The word tapas has taken on a slightly new meaning in America. It used to connote small bites culled from a lengthy playlist of traditional Spanish snacks. This was the exclusive domain of Spanish-style restaurants. Now, seemingly every restaurant trots out "tapas," which are really any comestible portioned in petite fashion. Las Tapas de Rosa adheres to the old interpretation, which means plates of Manchego cheese, chorizo, pork loin, and cured ham. Then there are boquerones en vinagre (anchovies in vinegar), beef tripe with cured ham and blood sausage, chorizo a la sidra (in cider), legendary ham croquetas, tortilla española, octopus with hot paprika, and much more, including a whole menu of homestyle Spanish specialties. Just about all the tapas are under $10. Rosa Rodríguez, from Spain, opened the shop on Calle Ocho in 2005, and her daughter Gloria now oversees things. As you sit back with your tapas and perhaps a bottle selected from the extensive Spanish wine list, or maybe a pitcher of refreshing sangria, you might come to believe that tradition is greatly underrated.

My Ceviche
billwisserphoto.com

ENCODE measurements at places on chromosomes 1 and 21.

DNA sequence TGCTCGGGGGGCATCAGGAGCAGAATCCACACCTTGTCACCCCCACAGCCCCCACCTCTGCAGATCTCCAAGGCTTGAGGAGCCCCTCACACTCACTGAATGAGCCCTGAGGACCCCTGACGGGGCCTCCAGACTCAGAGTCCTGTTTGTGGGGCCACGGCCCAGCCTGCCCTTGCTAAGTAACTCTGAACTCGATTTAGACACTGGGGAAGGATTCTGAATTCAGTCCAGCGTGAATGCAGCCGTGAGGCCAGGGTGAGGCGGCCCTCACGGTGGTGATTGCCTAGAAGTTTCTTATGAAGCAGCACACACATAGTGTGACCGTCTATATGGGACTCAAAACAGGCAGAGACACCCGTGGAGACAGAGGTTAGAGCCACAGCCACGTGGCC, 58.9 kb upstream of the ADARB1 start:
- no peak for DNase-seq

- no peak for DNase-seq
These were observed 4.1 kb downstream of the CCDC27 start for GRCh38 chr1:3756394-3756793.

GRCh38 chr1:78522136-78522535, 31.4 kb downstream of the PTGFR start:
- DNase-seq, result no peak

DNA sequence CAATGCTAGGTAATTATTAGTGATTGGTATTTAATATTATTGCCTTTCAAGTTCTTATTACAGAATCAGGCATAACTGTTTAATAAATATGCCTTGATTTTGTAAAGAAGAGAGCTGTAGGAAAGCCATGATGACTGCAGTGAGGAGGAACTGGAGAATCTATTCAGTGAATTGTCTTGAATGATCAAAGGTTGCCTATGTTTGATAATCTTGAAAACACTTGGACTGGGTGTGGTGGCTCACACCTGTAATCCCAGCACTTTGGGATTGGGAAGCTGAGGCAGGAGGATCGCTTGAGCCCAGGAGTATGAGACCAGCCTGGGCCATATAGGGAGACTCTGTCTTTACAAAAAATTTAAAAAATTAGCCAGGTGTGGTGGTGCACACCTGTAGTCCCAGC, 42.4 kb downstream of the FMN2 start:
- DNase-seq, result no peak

Ceviche is the new sushi — to the rest of the country, that is. When sushi first appeared in Miami, it was probably considered the new ceviche, thanks to our vibrant Latin American community, which long ago introduced the Magic City to this refreshing macerated seafood specialty. It certainly isn't anything new to Sam Gorenstein, who fondly remembers the cevicherias of his native Colombia. That's what led him, along with partner Roger Duarte (of George Stone Crab), to open My Ceviche at the southern tip of South Beach last year. "Roger and I really felt the need for a good ceviche restaurant on Miami Beach," the James Beard Award-nominated chef says. Prior to this venture, Gorenstein amassed a local fan base during his years heading the kitchen at BLT Steak. This take-out/delivery seafood venue, which also serves stone crabs and fish tacos, features a pretty simple system: Select your choice of seafood (shrimp, octopus, local fish) and then choose from six styles of ceviche, such as the version flavored with aji amarillo, tomato, onions, and mint. Or try the coconut water, avocado, red onions, cilantro, and lime. Maybe check out the Asian-style one with soy-citrus, ginger, red onions, tomato, mango, and cilantro. Popcorn comes on the side. It's $11.75 for a generous "medium" size and $14.75 for a large portion. Sure, you've seen it all before. The question is whether you've seen it this good.